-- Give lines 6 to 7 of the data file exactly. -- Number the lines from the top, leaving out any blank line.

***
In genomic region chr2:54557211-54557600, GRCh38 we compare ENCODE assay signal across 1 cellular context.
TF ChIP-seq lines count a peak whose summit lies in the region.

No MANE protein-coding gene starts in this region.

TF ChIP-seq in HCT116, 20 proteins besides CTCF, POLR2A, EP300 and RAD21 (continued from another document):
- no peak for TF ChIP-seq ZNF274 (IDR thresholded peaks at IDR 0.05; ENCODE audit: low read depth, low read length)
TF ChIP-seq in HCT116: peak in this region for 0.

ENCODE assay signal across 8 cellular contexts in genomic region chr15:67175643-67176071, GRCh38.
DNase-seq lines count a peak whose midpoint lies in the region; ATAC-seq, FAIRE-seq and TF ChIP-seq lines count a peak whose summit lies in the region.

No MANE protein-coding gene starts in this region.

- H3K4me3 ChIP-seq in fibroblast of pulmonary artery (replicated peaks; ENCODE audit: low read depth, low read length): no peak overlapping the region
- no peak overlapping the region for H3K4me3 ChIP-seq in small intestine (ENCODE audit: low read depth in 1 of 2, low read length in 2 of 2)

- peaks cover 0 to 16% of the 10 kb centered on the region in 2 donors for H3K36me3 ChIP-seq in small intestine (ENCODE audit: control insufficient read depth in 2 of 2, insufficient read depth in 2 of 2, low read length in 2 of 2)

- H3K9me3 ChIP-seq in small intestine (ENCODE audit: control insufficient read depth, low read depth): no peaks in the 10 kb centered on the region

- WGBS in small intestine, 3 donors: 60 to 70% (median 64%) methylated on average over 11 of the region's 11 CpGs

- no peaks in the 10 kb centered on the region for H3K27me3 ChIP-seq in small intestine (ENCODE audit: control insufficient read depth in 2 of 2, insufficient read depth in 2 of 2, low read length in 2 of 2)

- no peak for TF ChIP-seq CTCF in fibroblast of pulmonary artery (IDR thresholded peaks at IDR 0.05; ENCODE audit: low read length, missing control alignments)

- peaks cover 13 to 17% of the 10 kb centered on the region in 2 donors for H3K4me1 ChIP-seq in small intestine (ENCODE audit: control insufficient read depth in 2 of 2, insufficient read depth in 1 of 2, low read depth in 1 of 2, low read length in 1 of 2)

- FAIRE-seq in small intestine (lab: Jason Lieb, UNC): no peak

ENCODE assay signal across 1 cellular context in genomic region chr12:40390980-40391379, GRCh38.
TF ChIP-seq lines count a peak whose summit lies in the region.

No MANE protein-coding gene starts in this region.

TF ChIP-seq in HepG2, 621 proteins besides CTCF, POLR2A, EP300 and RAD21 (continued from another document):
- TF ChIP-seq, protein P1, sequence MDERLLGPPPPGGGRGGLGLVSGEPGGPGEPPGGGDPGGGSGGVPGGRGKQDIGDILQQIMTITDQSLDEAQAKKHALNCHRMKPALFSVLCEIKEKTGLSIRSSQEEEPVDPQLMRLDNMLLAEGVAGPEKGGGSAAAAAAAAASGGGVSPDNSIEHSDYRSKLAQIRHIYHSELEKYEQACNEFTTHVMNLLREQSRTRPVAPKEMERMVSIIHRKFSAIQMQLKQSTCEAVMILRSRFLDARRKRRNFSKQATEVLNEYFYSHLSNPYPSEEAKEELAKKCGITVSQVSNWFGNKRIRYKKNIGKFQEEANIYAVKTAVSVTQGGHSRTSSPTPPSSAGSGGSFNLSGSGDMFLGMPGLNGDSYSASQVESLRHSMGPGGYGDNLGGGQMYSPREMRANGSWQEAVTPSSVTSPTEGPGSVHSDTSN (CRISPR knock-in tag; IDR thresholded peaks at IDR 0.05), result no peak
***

TF ChIP-seq in HCT116: peak in this region for 0.

ENCODE assay signal across 8 cellular contexts in genomic region chr15:67175643-67176071, GRCh38.